WHO has taken a step to halt the sale of live wild animals in food markets
WHO has taken a step in the right direction, but so much more is needed to end the multi-billion dollar global wildlife trade – that’s where we come in.
The World Health Organisation (WHO) has taken a positive step forward by coming up with interim guidelines on halting the sale of live wild animals (mammal species) in food markets. It’s a small step closer to the decision we have been calling for right from the beginning of the pandemic, as part of our ongoing campaign to end the global wildlife trade.
The wildlife trade directly impacts human health, global and local economies and our planet, and this threat can no longer be ignored.
Capturing, breeding and keeping wild animals in cramped and squalid conditions in farms or crowded markets is not only incomprehensively cruel, it also creates dangerous environments that act as hotbeds for emerging infectious diseases.
Leading the way through collaboration
In early 2020 we led a coalition, which included Blood Lions and Born Free, and sent an open letter to WHO recommending the immediate and permanent closure of wildlife markets. The letter was signed by 339 fellow NGOs, a clear sign that organisations and experts across the world backed our call.
We firmly hope and believe this letter impacted this important decision taken by WHO, and this is a victory for our colleagues, supporters and of course wild animals. But this is just one step of the ladder and we still have a long way to climb.
In 2020, as the pandemic gripped the world, we gathered over one million signatures from concerned citizens across the globe, demanding the world’s key decision makers, readying themselves for the G20 summit in Saudi Arabia, addressed the real threat of the wildlife trade.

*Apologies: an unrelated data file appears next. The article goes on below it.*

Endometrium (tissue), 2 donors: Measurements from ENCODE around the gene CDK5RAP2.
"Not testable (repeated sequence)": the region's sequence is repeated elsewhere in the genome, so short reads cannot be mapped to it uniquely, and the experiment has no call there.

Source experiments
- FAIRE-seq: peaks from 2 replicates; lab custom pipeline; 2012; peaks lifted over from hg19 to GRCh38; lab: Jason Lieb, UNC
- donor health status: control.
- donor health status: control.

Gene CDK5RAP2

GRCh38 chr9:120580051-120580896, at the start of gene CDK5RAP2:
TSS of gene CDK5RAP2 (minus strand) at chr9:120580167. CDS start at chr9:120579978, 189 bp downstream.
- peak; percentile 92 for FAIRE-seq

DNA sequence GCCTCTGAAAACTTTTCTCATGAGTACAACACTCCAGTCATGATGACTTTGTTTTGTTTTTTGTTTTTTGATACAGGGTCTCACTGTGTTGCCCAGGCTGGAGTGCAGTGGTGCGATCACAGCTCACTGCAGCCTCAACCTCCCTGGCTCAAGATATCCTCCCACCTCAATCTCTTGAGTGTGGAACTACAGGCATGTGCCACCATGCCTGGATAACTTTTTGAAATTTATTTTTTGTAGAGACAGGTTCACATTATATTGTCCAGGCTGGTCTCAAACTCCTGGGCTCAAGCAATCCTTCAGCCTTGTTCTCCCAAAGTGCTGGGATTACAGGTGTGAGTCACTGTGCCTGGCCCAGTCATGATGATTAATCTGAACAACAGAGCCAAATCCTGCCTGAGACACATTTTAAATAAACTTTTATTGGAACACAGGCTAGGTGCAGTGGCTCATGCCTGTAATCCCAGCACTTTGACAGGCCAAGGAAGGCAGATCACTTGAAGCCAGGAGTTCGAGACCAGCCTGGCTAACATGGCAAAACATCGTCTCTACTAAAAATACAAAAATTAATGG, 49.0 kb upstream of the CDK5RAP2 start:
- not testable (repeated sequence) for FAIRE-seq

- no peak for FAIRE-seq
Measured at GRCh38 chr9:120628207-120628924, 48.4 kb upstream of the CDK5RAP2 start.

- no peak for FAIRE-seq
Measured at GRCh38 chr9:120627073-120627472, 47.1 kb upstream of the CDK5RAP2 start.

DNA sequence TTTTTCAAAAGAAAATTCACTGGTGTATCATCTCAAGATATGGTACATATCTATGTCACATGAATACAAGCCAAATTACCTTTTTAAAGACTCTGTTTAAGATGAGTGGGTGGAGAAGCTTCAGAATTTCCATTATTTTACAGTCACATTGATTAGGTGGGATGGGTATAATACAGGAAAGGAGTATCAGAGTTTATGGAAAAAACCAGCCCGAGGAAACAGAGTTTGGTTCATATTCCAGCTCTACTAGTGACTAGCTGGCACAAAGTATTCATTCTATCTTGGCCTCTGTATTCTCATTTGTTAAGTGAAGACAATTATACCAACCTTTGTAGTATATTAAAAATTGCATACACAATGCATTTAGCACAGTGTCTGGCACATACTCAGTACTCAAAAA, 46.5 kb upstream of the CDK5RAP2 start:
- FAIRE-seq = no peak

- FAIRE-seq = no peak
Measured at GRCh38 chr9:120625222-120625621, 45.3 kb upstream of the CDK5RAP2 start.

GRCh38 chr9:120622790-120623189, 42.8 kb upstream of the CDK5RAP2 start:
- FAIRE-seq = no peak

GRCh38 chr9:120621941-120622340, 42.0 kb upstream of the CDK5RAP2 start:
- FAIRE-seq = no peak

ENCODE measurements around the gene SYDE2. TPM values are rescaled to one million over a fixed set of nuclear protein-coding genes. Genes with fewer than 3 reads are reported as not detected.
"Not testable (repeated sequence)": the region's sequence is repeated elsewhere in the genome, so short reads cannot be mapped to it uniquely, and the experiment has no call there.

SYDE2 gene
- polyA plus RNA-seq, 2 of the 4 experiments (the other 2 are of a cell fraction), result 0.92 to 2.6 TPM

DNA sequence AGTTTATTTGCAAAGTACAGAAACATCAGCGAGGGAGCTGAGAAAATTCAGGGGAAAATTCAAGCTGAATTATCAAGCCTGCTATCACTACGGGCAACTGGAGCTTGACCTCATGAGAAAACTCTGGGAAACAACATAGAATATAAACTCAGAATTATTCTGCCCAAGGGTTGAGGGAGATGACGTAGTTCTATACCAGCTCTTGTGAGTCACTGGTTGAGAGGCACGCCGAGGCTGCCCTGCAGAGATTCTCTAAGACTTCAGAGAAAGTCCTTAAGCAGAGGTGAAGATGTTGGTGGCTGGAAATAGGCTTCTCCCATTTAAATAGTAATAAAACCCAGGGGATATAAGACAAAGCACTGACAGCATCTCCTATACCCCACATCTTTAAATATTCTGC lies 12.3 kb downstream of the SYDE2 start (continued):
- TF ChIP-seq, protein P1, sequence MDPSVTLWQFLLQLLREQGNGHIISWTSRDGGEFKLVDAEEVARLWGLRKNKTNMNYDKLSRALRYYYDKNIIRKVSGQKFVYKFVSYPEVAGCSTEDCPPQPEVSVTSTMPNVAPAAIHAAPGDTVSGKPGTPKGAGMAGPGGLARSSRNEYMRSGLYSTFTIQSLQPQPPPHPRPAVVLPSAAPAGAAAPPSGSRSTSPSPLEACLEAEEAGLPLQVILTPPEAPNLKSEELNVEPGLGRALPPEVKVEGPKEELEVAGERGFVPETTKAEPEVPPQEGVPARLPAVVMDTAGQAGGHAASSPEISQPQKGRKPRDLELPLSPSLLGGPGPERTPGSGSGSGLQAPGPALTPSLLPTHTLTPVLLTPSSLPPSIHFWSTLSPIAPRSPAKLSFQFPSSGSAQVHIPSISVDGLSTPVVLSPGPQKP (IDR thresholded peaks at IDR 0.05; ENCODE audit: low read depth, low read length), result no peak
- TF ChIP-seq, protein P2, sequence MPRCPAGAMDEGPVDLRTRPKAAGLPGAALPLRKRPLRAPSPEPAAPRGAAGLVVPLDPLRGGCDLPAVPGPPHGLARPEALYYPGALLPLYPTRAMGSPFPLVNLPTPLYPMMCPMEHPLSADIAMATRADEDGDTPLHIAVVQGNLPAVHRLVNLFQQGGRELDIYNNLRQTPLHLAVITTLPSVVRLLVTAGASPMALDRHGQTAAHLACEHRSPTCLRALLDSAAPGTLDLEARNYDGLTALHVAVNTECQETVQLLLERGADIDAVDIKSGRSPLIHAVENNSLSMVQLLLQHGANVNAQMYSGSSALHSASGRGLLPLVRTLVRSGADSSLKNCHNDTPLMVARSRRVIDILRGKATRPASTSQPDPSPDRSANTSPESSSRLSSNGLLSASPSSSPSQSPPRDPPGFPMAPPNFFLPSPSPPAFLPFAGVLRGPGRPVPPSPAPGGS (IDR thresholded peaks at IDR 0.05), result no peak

Sadly, these many voices remained largely ignored and this needs to change. This is why G20 Italy is now firmly in our sights. We’re doing it for the millions who signed our petition last year, for the billions of wild animals caught up in this inhumane trade, and to try and prevent us all suffering another devastating pandemic.
There is no time to lose – immediate action must be taken to ensure we don’t face another global crisis like COVID-19.
While the trade continues, so will our fight
Wildlife trade continues to be a real and immediate global threat.
From cruel mink farming in Europe, to lion farms in South Africa, and the continued use of wildlife for other purposes such as exotic pets, traditional medicine and entertainment. Wild animals are being treated as commodities – not the sentient, living creatures that they are.
Our best hope is for definitive coordinated actions, by key decision makers like the G20, to endorse and implement a global wildlife trade ban to end this cruel trade, and to help prevent devastating future zoonotic pandemics like COVID-19 happening again.
Unfortunately, right now the G20 is missing the point by focussing on how to manage the next pandemic rather than how to prevent it.
This isn’t a drill
Another pandemic potentially even more devastating could be lurking around the corner, unless world leaders work hard and fast on making a formal commitment to ban the wildlife trade and take definitive coordinated steps to make this a reality.
As long as this trade continue, we will continue to expose the risks through our campaigning and lobbying work and continue to be the voice for animals, so one day they can be wild and free, as they should be.
By Gilbert Sape, Global head of campaign – wildlife